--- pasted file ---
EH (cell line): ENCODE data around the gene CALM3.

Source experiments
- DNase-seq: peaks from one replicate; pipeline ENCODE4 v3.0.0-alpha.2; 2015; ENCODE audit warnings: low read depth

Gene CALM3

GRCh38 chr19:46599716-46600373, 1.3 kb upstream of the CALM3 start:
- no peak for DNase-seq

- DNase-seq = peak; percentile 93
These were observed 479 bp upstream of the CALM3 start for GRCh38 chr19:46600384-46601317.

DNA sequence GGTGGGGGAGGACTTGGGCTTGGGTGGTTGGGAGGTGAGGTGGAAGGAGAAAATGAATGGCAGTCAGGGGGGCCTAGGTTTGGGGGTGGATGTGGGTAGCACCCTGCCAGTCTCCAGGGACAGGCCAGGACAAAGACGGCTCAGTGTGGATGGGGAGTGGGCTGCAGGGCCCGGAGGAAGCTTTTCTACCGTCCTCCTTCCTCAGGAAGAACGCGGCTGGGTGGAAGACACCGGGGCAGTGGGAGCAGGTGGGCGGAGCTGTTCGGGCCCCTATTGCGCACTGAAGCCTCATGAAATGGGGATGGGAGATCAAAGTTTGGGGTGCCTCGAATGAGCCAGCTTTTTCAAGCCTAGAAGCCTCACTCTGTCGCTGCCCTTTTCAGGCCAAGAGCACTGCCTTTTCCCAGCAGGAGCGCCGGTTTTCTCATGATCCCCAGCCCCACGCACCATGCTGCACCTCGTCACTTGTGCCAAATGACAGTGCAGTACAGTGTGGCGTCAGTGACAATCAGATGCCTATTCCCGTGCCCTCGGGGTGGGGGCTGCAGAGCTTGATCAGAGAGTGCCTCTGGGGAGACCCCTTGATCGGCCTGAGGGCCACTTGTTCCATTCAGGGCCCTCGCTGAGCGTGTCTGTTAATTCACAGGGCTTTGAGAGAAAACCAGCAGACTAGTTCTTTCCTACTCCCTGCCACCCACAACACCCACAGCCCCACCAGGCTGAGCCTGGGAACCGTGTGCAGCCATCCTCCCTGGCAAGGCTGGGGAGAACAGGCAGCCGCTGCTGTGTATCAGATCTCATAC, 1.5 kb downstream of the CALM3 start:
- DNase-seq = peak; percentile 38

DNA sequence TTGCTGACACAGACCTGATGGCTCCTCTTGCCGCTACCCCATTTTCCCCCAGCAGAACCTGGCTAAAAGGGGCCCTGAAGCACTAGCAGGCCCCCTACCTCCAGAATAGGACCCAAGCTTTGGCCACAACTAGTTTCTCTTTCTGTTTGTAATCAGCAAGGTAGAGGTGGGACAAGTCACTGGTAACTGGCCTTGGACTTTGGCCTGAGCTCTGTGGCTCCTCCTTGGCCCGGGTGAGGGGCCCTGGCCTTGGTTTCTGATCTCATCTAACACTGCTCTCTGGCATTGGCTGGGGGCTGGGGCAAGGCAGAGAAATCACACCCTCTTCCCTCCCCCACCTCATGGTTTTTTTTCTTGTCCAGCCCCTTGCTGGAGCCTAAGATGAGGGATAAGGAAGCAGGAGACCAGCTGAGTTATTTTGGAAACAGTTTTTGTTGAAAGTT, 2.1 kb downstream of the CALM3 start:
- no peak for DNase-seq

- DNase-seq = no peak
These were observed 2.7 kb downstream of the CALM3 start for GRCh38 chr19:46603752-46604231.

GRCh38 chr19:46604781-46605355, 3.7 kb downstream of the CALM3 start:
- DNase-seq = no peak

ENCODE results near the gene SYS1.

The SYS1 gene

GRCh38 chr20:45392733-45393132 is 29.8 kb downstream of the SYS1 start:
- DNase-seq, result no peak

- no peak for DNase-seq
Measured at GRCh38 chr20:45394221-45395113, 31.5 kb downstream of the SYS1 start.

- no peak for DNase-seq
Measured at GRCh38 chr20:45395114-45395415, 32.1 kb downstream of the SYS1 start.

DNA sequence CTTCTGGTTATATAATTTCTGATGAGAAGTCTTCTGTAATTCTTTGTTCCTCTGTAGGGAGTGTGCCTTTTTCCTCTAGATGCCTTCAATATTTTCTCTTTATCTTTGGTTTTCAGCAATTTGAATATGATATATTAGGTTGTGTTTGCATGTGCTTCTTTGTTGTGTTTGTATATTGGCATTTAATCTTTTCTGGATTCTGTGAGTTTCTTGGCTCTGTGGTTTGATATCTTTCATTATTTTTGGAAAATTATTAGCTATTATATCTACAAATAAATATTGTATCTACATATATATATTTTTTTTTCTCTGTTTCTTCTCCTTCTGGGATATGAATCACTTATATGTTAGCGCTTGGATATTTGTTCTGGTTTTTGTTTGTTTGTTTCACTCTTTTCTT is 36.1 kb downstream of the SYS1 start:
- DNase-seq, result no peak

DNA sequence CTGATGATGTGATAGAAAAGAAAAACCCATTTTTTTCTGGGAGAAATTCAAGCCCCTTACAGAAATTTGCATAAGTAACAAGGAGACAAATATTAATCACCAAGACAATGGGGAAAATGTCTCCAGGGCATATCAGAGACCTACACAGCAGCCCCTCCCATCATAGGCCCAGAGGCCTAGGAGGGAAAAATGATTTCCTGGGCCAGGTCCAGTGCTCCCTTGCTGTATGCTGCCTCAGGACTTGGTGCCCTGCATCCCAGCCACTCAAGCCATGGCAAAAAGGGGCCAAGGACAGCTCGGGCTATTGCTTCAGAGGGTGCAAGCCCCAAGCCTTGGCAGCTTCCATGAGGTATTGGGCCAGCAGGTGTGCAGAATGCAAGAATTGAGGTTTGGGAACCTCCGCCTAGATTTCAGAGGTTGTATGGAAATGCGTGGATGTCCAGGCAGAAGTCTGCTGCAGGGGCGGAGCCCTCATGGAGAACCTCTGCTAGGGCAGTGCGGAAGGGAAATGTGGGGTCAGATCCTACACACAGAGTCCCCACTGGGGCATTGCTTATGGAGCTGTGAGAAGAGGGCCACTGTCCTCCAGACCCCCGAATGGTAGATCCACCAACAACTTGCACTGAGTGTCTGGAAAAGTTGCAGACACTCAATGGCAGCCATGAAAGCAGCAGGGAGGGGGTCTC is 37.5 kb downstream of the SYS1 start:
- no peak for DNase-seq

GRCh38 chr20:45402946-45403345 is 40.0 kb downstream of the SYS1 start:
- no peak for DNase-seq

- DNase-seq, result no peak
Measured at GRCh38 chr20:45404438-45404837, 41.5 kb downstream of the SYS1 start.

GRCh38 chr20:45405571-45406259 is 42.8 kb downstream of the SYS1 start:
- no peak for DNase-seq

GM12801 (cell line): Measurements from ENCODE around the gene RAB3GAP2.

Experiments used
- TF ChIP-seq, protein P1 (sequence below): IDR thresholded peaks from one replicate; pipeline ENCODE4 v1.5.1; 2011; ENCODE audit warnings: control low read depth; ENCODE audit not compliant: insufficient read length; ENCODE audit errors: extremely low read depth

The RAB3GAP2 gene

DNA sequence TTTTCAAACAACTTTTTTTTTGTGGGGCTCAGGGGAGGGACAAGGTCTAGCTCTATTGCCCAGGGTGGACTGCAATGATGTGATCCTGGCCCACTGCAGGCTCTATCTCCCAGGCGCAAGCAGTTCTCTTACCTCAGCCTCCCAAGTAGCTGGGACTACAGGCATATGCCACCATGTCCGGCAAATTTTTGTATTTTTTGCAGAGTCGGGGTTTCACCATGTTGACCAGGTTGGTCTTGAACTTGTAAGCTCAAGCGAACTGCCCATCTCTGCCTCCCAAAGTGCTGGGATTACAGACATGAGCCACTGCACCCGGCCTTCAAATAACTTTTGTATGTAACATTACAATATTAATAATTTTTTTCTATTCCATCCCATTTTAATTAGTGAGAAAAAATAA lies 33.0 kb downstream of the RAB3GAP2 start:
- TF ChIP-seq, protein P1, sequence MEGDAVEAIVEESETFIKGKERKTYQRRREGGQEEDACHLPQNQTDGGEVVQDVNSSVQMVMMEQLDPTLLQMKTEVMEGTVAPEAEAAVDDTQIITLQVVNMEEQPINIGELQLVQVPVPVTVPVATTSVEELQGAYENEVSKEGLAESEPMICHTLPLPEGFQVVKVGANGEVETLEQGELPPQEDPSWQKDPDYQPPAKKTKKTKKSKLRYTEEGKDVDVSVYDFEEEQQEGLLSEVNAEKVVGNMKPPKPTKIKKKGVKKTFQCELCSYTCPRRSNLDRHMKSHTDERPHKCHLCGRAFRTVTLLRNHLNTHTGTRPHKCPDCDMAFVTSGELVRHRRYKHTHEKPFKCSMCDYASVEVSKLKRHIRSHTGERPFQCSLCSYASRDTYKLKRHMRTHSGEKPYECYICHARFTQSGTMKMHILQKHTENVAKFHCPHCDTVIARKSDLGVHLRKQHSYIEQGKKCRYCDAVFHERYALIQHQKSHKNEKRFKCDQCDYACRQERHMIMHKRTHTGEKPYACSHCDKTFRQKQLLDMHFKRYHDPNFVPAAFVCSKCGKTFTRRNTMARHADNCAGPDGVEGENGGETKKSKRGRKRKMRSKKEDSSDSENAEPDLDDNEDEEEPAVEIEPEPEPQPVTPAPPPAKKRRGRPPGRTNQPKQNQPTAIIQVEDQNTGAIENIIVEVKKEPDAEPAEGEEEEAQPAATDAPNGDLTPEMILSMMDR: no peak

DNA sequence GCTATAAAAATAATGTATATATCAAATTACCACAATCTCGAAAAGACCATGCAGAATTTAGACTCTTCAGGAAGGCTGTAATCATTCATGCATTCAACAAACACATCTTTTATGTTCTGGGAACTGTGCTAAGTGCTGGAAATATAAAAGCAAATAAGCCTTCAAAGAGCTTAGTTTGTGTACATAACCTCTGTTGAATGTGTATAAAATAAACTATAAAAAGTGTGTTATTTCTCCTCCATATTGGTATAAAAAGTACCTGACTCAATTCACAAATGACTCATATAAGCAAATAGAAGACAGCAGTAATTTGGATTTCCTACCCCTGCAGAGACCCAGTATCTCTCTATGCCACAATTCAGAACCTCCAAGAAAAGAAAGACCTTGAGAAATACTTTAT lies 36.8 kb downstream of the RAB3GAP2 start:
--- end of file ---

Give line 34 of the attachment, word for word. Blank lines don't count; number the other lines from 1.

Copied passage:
- no peak for DNase-seq